Question 1: Implicit and Explicit Characteristics of a Culture
Explicit characteristics of a culture refer to that culture's behaviors, symbols, heroes, and rituals that can be observed. These encompass people's mode of dressing, the type of food they eat, the music they listen to, how they dance, and their perception of beauty among other things. Explicit characteristics of a culture must be clearly and plainly stated (Rovee-Collier, Hayne, & Colombo, 2001). For instance, through his latest single, the musician explicitly appealed to his ex-girlfriend to forgive him for the wrongs he had done to her. This implies that the singer strategically and clearly composed particular words for his song that were deliberately intended to seek for forgiveness. In the second example, Marcos' love for hip hop music was jeopardized when his favorite star's latest hit was banned due to its mature content and explicit language. From these two examples, explicit characteristics of a culture demonstrates an understanding through direct expression of an idea.
Conversely, implicit characteristics of a culture are the unwritten norms and fundamental behavior forms that provide guidelines as to which habits are deemed as either appropriate or inappropriate. For instance, from Job's letter to his boss, it was implicit that he was unhappy with the manner in which he was being treated at work. One could tell this by the tone in which he wrote the letter. Additionally, although the physician asked her family members to remain optimistic, his diagnosis had an implicit meaning that Lora was seriously sick and stood slim chances of living longer (Rovee-Collier, Hayne, & Colombo, 2001).
Question 2: Relationship Between Intelligence and Intelligent Behavior
Intelligence refers to the ability to understand and comprehend things. It involves a combination of memory, judgment, reasoning, and imagination that often rely on each other. Meanwhile, intelligent behavior is the application of various elements of intelligence to react to emerging circumstances either academically or socially, and to process and respond to those conditions accordingly (Yawkey & Johnson, 2013). Thus, intelligence and intelligence behavior are closely related. Moreover, intelligence does not exist within a person as an entity, but rather a combination of knowledge and skills that are demonstrated by adaptive behaviors. For instance, an IT student learns how to develop mobile applications in college. Back home he develops an app for his father's business that will enhance communication and feedback sharing with the clients. His father, who strongly believes in face to face business interaction, which he has used for decades, does not easily embrace this new technology. He does not consider this as an intelligent behavior from his son. In another example, a student comedian masters the art of mimicking and imitating his teachers and their gestures, which makes fellow students laugh. To earn more appraisals from other students, he must try harder always to be keen on what his teachers are delivering their contents and what they are delivering. As a result, he gets an edge to learn and master more concepts as compared to his classmates. Teachers, who form the majority of his jokes, find this behavior less intelligent while to the student, it is an intelligent behavior that widens the scope of his thinking.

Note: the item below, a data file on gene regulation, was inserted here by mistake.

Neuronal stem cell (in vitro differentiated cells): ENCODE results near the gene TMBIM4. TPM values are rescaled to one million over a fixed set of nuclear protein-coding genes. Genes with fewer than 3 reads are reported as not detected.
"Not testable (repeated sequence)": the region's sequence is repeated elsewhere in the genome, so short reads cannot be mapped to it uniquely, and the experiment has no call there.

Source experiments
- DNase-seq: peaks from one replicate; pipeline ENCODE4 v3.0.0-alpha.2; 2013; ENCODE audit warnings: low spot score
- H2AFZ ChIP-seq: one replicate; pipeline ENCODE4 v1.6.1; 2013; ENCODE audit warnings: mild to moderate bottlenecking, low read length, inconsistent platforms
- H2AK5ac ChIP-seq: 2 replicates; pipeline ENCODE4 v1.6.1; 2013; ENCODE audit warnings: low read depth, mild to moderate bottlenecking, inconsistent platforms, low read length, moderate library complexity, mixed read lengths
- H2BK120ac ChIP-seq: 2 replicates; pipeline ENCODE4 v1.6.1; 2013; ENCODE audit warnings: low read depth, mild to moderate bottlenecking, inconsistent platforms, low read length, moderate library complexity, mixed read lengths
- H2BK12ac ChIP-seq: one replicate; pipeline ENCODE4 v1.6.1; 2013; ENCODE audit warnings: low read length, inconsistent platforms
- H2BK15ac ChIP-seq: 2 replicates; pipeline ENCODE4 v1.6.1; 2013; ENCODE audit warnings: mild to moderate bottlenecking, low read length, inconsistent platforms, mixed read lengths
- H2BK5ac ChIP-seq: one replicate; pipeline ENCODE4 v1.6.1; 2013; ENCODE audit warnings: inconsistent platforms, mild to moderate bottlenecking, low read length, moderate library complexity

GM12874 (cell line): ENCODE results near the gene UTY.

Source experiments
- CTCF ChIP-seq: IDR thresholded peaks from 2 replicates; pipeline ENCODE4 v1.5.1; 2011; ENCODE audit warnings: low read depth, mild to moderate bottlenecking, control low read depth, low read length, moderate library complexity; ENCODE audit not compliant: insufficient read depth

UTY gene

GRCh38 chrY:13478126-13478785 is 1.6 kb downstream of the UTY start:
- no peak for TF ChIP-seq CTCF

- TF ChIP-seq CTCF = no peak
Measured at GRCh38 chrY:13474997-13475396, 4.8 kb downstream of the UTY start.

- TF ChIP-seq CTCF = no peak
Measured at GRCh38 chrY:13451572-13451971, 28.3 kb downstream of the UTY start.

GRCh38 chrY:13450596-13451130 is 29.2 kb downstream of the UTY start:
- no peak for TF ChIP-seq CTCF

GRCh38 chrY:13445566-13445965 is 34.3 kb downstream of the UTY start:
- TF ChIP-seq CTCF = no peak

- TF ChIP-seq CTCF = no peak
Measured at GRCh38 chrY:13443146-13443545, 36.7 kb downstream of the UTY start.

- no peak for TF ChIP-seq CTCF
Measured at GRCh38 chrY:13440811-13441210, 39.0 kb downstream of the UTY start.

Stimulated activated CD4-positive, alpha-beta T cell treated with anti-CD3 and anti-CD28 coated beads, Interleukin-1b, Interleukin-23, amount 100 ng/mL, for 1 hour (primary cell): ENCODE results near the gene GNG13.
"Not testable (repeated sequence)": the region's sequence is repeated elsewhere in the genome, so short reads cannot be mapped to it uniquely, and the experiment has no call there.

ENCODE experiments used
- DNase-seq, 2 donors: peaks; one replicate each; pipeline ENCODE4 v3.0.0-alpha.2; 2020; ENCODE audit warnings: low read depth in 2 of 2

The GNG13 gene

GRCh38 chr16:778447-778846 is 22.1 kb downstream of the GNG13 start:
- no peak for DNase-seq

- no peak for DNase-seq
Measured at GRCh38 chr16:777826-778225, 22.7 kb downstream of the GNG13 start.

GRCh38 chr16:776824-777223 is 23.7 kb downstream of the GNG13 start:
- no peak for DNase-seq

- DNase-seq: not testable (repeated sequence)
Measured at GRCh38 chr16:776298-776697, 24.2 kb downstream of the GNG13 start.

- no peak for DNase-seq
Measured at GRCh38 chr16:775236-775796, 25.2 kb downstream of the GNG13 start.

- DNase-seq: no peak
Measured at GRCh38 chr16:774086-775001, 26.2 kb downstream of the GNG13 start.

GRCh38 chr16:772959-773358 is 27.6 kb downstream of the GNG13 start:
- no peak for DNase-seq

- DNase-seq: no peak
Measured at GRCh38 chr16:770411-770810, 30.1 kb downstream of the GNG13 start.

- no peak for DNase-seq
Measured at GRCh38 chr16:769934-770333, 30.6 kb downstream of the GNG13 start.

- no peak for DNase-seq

Question 3: Dichotomous Variables
A dichotomous variable is defined as a variable that has exactly two discrete values. The variables are described as categorical because of their two levels or categories. Some of the examples of dichotomous variable include pass or fail, rich or poor, head or tail, democrat or republican, and male or female (Urdan, 2005). Dichotomous variables are simply obtained by counting. For instance, the truck carrying goods from the seaport has 22 tires, the pilot few for 23 hours non-stop to Heathrow Airport. Meanwhile, a continuous variable is defined as a variable whose possible number of values is infinite. This means that any values can qualify to be a variable. When two dichotomous variables are continuous it implies that there exist some possibilities between them. For instance, to pass or to fail an exam is a perfect example of a continuous dichotomous variable. With the grades test ranging from 0 to 100%, there can be every possible percentage anywhere between. A learner can score pass with 74% or fail with 69% (Urdan, 2005). 69.5% can also be a pass depending on the mark set by the teacher. Additionally, the age of a person is a continuous variable. One cannot say that he or she is 40 years old for instance. Age keeps on changing and it could be 40 years, 2 months, 1 week, 3 days, 21 hours, and 32 minutes.
Rovee-Collier, C., Hayne, H., & Colombo, M. (2001). The development of implicit and explicit memory. Amsterdam: Benjamins.
Urdan, T. C. (2005). Statistics in Plain English. London: Psychology Press.
Yawkey, T. D., & Johnson, J. E. (2013). Integrative Processes and Socialization: Early to Middle Childhood. London: Psychology Press.
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